I cannot express strongly enough how pleased I am with the LSAT prep instruction I have received from Testing for the Public. I have benefited greatly from the focused strategy of teaching why the right answers are right. This has improved my performance as each question during an actual test must be answered within very limited time constraints. Testing for the Public uses only LSAT tests and practice tests are done under timed conditions.
The unconditional repeat policy is real. In fact, students are wholeheartedly encouraged to return as often as necessary. I have taken the course three times and was always welcomed back. Actually, I attended parts of three different sessions. As an undergraduate student at UC Berkeley with two young children and a part-time job, it is very easy for me to run into competing time commitments and I was forced to miss some classes in each session. This has never been an issue as the repeat policy is unquestionably honored and I am able to get in as much test prep as I feel that I need before I take the LSAT.
The classes are small and the atmosphere is unpretentious but serious about the task of preparing students for their best performance on the LSAT.
Meredith M. -- 3/31/2012
For me this was a great fit, classes were offered at convenient times, and the price was more than fair, considering you can retake it at any time and the instructor will take the time to explain answers to you if you don't understand.
I appreciate his acknowledgment that the tests favor people who grew up speaking Anglo languages. he makes a point to explain the keys that native English speakers have when it comes to guessing the meaning of all the ridiculous words on that test
In this class, like anything in life, you get out what you put in. Its important to go into the whole thing understanding that you don't have the key to crack the GRE code, and willing to explore some of David's methods. They may seem kooky, but his methods are well researched and they work! But at the end of the day, like anything, if you don't study, you will probably get crappy results.
Anyway, I would encourage anyone who wants to take a GRE class to leave what they think they know about tests at the door, give his methods an honest try, and study for the test.
He's a math guy and I believe that he is honestly committed to making test taking skills available to as many people as he can without going broke. Give this guy a try, he’s smart and he wants you to succeed.
Brandi G. -- 8/6/2010
I just finished this GRE prep course offered by Dave White.
Dave was an outstanding teacher and really knows his material. He has compiled over 40 old GRE tests and found a way to really beat this exam.
His strategies were presented well, and easy to learn. I tested them out on a few practice tests offered by ETS (Real GRE exams) and they really work!
I'm also taking another GRE prep course offered by Princeton review and I have to say that I prefer the testing for the public's course.
The Princeton review offers no REAL exam questions but just ones they came up with that try to mimic what is actually on the GRE Exam.
Dave takes REAL questions, all form previous GRE exams and gives you the skills on how to beat this test (that is certainly not about knowing the material but knowing how to pick the right answers from the wrong ones).
You can save a LOT of time using these strategies in combination with your brain.
This class offered more hours than other courses and was HALF the price.
-you can also attend the course more than once (if needed).
My only warning is that to those that are looking for a math or English tutor and are in serious need of learning the basics- this is NOT the class for you.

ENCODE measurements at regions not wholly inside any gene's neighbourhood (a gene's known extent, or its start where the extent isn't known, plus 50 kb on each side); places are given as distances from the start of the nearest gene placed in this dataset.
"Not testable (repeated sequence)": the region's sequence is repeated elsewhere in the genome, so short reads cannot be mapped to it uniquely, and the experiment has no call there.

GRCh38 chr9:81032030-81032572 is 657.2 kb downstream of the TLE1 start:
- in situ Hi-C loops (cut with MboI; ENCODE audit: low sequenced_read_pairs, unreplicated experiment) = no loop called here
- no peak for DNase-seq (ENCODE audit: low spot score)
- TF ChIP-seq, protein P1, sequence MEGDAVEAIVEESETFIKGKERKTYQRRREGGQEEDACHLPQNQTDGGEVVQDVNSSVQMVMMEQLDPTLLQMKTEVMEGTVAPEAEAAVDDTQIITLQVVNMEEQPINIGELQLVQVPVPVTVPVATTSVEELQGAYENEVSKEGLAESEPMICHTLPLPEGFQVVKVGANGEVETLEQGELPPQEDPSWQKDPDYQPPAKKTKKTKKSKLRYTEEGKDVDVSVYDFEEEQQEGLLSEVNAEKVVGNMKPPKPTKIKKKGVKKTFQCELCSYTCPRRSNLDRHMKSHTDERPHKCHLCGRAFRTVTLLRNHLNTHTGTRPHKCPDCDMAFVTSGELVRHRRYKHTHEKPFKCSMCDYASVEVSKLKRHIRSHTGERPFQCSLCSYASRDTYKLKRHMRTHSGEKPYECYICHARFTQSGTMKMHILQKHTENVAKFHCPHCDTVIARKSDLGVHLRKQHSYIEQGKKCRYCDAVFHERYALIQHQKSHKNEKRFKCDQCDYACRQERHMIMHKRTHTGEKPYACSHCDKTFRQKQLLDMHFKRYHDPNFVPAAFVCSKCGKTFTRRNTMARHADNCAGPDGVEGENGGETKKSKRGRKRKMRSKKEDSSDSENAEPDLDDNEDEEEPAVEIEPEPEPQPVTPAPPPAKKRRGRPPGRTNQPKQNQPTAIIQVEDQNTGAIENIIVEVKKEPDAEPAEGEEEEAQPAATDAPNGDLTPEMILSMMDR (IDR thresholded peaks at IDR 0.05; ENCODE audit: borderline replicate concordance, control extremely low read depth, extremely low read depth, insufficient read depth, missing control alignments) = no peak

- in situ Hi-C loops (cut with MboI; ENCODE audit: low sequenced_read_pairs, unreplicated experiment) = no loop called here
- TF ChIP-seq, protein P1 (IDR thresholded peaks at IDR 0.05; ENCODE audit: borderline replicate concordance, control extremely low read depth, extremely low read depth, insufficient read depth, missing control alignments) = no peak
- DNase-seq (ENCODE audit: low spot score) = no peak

You need to know some math and some English to get by. This course teaches you the strategies to use on the problems when you can (which is actually a good majority.)
Glad i took the course and can't wait to smash the GRE with my new skills! -Thanks DAVE! Y.
Lily Y. -- 2/19/2011
I first took David's Testing for the Public course a few months after a Testmasters course. I just didn't quite feel ready for the LSAT, and I signed up for TFP on a recommendation. Since I have the experience, I can probably give a few comparisons to Testmasters. Instead of the 15 different "question types" (ex: 4F vs. 5 F, sufficient v necessary), David goes through the logic of the types of questions, which felt more intuitive. The system is not based on memorizing "strategy," but rather learning to keep a reasonable, and in-the-test-writers'-shoe s mindset. There are question "groups" in this class, but they are separated more logically such as, "what are the test writers' goal with this type of question" and "try to spot the same type of wrong answers." (The point of the last one is to say that if answer choice #A is wrong for X reason, then answer choice #B would be wrong if it also uses X reason). It may sound confusing but it's a huge time saver. David also provides only real LSAT practice questions, and begins practice tests from the beginning.
On my actual test day, I was able to put some of David's LSAT tricks to the test, although this wasn't really my ideal forum to test this out. In class, we would do some exercises about how to quickly eliminate question types if you were pressed for time on the exam. To my chagrin, I was in this exact situation on the June 2008 Logic Games section (anyone remember the dinosaurs question....because it sucked). Anyways, I was in the middle of my 3rd game when the 5 minute time was called. I probably spent about 30 seconds just panicking. Then I realized I had to move really fast. I blazed through the rest of Game #3, making educated guesses about the answers based solely on "reading the question," and then proceeded to do this with Game #4 as well. I perhaps skimmed the rules for Game #4, but had no time to actually work anything out. I barely finished bubbling in my answer sheet before time was called.
I went through the rest of the test thinking I would somehow have to prop up my Games score, because I was sure it was going to be my weakest section. To my complete surprise when I received my results, I only missed 3 questions on the Games section. So, my point is, although I would not wish running out of time to anyone, David's strategies really pulled me through when I had to finish two games in 5 minutes.
Personally I would recommend taking 2-3 courses for the LSAT. David has a free repeat policy, and taking a few months to prep for the LSAT is the norm these days. It is not a hard test, but it stresses you out, and the more you spend prepping, the more used to the style you become. Just to give some background, I scored in the 98th percentile, and I currently attend a T25 law school.
Virginia C. -- 7/29/2010